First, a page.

The Sigma I was meaning was the Sigma 135-400mm f4.5-5.6 APO DG, a lens that you can found in my country for under 500euro, very low in price for such a lens.

    It is soft at f5.6 at 400mm, but gets a lot sharper at f8 and up.

    For a low budget it is a very interesting lens.

    The Sigma 80-400mm f4.5-5.6 EX APO OS gets good reviews but of course is, like the Nikon 80-400 VR, totally out of the OP's budget.
     
  21. compuwar macrumors 601

    compuwar

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    Northern/Central VA
    #21
    Ah, I got both of mine used, I think they were within $45 of each other. The last brand-new lens I got was a 210mm Nikkor for my 4x5 enlarger (which I was half-tempted to mount in a shutter) if you don't count the thing that came on the front of the D200 which got lent out after 3 shots about a year ago. Prior to that it was the 90's when I got a new lens.

    If you needed VR, then the Nikkor would be the obvious choice, but at 400 the Sigma is noticeably sharper in fact, I'd say at 500mm the Sigma still a pretty good visible edge. It's a true wonder for a 10x zoom. They're both about the same focus speed-wise.

    I don't think it is. I think it's lack of side-by-side comparison (or pixel peeping more likely.) I've gotten lots of salable images from mine, and at the correct viewing distance you won't miss what softness there is. It's really when you're looking at the same scene with a lens that's better that you see the difference.

    Moral of the story: Don't ever look at the output of a 400mm f/2.8 lens.
     
  22. EstorilM macrumors regular

    Joined:
    Jan 7, 2007
    #22
    You think so? The 80-400 uses the camera's internal focus motor, and the gear ratios are shockingly slow (somewhere like 4:1 slower than most other lenses, ie. it'll spin 4 times more to adjust for the same amount of focus.) The 50-500 has an internal HSM motor.

    I've fallen off a focus point with the Nikkor and I swear, I had to wait all day for the thing to run out to infinity and come back into focus! It "hunts" a lot. Still isn't too hot when you switch on focus limit but it helps a little.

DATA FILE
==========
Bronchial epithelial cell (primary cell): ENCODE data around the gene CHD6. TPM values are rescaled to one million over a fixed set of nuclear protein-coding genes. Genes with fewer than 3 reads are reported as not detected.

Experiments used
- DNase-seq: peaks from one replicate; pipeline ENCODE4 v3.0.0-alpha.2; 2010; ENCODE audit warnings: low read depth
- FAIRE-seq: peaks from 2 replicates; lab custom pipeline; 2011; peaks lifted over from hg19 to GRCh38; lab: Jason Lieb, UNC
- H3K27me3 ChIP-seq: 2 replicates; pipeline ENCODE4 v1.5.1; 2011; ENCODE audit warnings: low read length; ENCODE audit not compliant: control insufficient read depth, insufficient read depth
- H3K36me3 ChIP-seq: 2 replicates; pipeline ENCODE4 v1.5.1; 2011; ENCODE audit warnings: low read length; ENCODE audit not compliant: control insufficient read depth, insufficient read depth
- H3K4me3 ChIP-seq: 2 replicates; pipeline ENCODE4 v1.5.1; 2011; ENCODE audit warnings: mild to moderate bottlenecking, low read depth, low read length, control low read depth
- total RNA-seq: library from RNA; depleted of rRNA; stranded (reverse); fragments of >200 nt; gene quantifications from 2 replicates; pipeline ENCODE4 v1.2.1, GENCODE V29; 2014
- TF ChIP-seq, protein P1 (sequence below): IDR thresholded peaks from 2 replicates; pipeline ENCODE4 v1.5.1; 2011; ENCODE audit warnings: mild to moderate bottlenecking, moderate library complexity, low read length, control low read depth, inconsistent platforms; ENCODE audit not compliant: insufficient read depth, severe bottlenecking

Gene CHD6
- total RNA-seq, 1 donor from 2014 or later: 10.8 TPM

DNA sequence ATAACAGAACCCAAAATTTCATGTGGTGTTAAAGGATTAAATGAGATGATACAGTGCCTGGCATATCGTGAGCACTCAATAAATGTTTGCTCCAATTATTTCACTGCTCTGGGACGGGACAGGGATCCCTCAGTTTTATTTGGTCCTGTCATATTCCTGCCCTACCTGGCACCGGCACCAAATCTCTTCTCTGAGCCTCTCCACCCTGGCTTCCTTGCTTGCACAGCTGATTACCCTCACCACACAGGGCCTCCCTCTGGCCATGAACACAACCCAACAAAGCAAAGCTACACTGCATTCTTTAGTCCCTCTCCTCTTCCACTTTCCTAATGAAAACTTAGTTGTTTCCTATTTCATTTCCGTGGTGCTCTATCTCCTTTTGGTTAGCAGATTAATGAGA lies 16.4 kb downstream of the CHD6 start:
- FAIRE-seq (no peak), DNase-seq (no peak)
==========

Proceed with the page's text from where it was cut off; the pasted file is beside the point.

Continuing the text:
Damn now I kinda want the sigma. :) The only thing I complained about was the stiffness and ratio of the zoom ring, it was very awkward for me (being used to the silky smooth 70-200 VR.) I think it has more to do with the amount of glass you're moving (20 elements, however the barrel doesn't have a fixed geometry so you're moving a large amount of that.) I know you know this, but for the OP it might be valuable.

    I'd say.. run to a camera store and feel them out, and tell them to back off when they get all excited about you eyeballing expensive lenses.

    Look in the stores, buy online. :)
     
  23. compuwar macrumors 601

    compuwar

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    Location:
    Northern/Central VA
    #23
    The last time I had both lenses and a camera body in my possession, I was shooting with an S2Pro, but I think the relatively small apertures just made them both hunt. Since my new benchmark is a 400 AFS-II which goes from close to infinity in fractions of a second I'm probably too spoiled to know the difference ;)

    Then again it could just have been the N80 body.
     
  24. EstorilM macrumors regular

    Joined:
    Jan 7, 2007
    #24
    Yeahhhh that's a nice piece of glass right there haha. Trade?

    Wow I just found a guy selling a mint D2hs (6000 shots, just services by nikon and had a lot of components replaced for no reason, new grip, firmware, metering circuit, etc.) for $1050. I would loooove 8fps.
     
  25. djchristie thread starter macrumors member

    djchristie

    Joined:
    May 25, 2006
    Location:
    Falkland Islands
    #25
    Thanks again!

    Thanks to all for taking the time to help out, much appreciated. Unfortunately I live in the Falklands so no camera shops, no option to play with any just have to buy online. It's obviously a big scary new world I'm venturing into, hopefully one day I'll actually understand what some of you are talking about!!!! ;) There is obviously a lot of personal preference involved as well, as can be seen by some of the divided opinions in the posts. Very excited about getting to grips with it all, and seeing how I go. Why do I always seem to choose expensive hobbies???

    I guess for now I'll just have to play with the bundled lens, a Sigma 18-50mm f3.5-5.6 which I know isn't great! Hopefully will give me an idea of what I want, and as ChrisA says, I'll only know that after a few thousand shots.

    Just as an aside, compuwar has used lenses. Is it worth me trying to go down that route? Not there are any in the Falklands, but where there's a will there's a way!